Yamaha looks to turn the liter bike class upside down with this 2009 Yamaha R1Call the new engine's uneven firing interval revolutionary and groundbreaking and you'd be right - we've seen it in the past, but never on a street legal motorcycle... The engine's crossplane crankshaft doesn't tick over like a standard inline four cylinder motor. Traditionally, an inline four cylinder's firing order offers one bang per 180 degree turn of the crank, but the new 2009 Yamaha YZF-R1 fires differently. It's staggered in a 270-180-9000-180 degree order. Yamaha claims this all but eliminates undesirable inertial crankshaft torque, which allows the engine's compression torque to build smoothly and provide linear power delivery.
Could the Yamaha YZF-R1 2009 be the best of both world?The torquey bottom end of a twin matched with a screaming, high-rev powerband of an inline four? That's the idea, and it's exactly how the Yamaha M1 MotoGP motor functions - and it seems to do just fine.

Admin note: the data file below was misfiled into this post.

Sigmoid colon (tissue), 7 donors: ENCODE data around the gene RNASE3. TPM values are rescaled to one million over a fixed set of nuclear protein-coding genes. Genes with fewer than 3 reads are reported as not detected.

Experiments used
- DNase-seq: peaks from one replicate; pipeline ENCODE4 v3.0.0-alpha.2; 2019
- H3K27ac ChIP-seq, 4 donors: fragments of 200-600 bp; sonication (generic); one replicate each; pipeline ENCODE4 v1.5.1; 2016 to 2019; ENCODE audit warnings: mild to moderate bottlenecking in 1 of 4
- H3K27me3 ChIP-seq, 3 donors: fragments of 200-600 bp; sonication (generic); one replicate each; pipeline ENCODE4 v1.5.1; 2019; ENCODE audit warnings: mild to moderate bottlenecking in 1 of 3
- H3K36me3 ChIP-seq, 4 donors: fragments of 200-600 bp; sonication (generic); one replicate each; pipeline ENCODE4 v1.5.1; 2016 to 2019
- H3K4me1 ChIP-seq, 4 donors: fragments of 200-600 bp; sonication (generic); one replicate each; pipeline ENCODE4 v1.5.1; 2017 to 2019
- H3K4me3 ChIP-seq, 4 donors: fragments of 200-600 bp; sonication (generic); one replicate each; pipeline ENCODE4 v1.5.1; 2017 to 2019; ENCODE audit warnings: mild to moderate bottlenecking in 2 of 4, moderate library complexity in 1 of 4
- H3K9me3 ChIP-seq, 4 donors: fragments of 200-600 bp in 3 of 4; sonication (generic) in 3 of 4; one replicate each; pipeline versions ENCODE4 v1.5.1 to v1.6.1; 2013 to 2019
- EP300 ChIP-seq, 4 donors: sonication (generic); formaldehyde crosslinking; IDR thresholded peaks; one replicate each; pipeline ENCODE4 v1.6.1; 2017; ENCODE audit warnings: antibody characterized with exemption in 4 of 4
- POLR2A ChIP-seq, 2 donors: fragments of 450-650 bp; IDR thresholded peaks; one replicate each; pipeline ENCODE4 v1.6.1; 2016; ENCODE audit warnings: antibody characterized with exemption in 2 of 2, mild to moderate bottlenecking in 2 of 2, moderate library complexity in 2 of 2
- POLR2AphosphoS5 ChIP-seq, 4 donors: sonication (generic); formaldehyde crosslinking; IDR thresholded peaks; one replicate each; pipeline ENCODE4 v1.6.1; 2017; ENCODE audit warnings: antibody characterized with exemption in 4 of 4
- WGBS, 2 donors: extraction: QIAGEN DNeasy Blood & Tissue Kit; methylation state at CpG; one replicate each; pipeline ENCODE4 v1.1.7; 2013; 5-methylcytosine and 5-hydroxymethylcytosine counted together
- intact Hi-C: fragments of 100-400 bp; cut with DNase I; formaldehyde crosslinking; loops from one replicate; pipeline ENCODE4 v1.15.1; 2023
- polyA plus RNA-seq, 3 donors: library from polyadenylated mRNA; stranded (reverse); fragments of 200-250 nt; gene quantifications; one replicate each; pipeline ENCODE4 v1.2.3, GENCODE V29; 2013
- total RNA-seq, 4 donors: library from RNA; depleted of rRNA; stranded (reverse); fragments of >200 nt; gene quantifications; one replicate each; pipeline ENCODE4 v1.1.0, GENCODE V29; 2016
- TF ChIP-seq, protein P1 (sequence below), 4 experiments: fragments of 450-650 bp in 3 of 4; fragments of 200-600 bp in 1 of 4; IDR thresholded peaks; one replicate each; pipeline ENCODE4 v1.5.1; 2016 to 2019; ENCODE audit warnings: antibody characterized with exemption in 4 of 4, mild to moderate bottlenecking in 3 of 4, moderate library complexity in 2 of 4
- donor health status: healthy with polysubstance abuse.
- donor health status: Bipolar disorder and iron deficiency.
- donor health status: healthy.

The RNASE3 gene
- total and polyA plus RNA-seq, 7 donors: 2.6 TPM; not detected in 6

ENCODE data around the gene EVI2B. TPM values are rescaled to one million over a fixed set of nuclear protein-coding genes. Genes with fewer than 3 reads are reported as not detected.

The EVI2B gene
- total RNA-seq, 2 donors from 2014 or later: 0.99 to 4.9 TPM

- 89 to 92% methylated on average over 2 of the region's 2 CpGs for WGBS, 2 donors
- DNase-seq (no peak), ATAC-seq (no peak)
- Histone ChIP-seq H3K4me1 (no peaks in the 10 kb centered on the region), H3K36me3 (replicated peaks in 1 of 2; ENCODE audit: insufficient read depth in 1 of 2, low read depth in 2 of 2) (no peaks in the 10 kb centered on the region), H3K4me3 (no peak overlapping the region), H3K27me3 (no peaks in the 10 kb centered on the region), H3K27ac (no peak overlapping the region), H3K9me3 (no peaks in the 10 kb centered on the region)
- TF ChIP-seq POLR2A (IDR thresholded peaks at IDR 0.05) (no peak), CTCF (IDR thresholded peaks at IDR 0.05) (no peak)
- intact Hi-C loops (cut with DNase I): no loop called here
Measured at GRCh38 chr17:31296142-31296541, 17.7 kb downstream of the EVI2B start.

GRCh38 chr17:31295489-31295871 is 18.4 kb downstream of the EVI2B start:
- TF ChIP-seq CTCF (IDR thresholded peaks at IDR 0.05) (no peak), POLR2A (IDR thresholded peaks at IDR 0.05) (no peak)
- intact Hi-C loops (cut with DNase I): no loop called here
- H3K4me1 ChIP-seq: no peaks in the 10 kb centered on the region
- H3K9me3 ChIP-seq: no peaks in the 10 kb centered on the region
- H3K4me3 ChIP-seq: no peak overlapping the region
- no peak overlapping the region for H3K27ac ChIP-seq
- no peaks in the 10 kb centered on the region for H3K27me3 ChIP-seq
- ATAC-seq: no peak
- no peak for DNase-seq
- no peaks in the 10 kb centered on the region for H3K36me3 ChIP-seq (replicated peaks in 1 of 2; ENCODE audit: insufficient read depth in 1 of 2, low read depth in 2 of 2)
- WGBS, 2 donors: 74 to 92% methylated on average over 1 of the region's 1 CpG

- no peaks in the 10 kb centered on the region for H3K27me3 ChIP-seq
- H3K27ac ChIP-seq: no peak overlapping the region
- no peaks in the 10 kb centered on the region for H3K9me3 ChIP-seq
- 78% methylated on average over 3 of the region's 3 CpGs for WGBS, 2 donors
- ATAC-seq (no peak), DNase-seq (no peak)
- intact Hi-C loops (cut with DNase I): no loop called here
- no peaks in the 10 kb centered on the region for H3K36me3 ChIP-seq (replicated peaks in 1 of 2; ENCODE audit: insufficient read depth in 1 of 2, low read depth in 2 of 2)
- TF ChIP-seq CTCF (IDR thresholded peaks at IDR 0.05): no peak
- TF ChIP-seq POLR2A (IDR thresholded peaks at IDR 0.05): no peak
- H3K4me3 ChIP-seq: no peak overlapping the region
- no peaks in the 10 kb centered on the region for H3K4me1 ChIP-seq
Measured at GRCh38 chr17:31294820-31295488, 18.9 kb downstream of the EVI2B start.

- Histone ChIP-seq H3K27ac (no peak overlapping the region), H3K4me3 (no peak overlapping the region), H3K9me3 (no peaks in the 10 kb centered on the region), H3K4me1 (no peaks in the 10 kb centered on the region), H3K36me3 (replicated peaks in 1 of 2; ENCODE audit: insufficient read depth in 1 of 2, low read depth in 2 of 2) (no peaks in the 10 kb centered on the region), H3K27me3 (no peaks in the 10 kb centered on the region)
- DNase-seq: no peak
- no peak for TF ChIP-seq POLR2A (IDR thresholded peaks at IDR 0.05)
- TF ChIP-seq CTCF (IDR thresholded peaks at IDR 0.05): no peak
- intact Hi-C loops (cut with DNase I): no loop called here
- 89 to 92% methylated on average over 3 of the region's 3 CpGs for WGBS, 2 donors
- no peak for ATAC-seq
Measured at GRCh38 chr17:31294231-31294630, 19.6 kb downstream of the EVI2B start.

Helping the new motor exhale is an all-new exhaust system, and though perhaps a bit unsightly it certainly sounds impressive. Chances are high that you'll want to replace it with an aftermarket pipe though, and hopefully there will be a few options when the Yamaha YZF-R1 hits showroom floors.
Increased rigidity is one of the benefits of the new frame, but more interesting to the chassis updates are the front forks. The SOQI forks are similar to the MotoGP racer in that compression damping is controlled with the left fork while the right leg does the rebound damping duties. This used to be a designed relegated to budget motorcycle suspensions, but apparently Yamaha has found a way to make it work for the Yamaha YZF-R1. And once again, if it works on the Yamaha M1 MotoGP bike.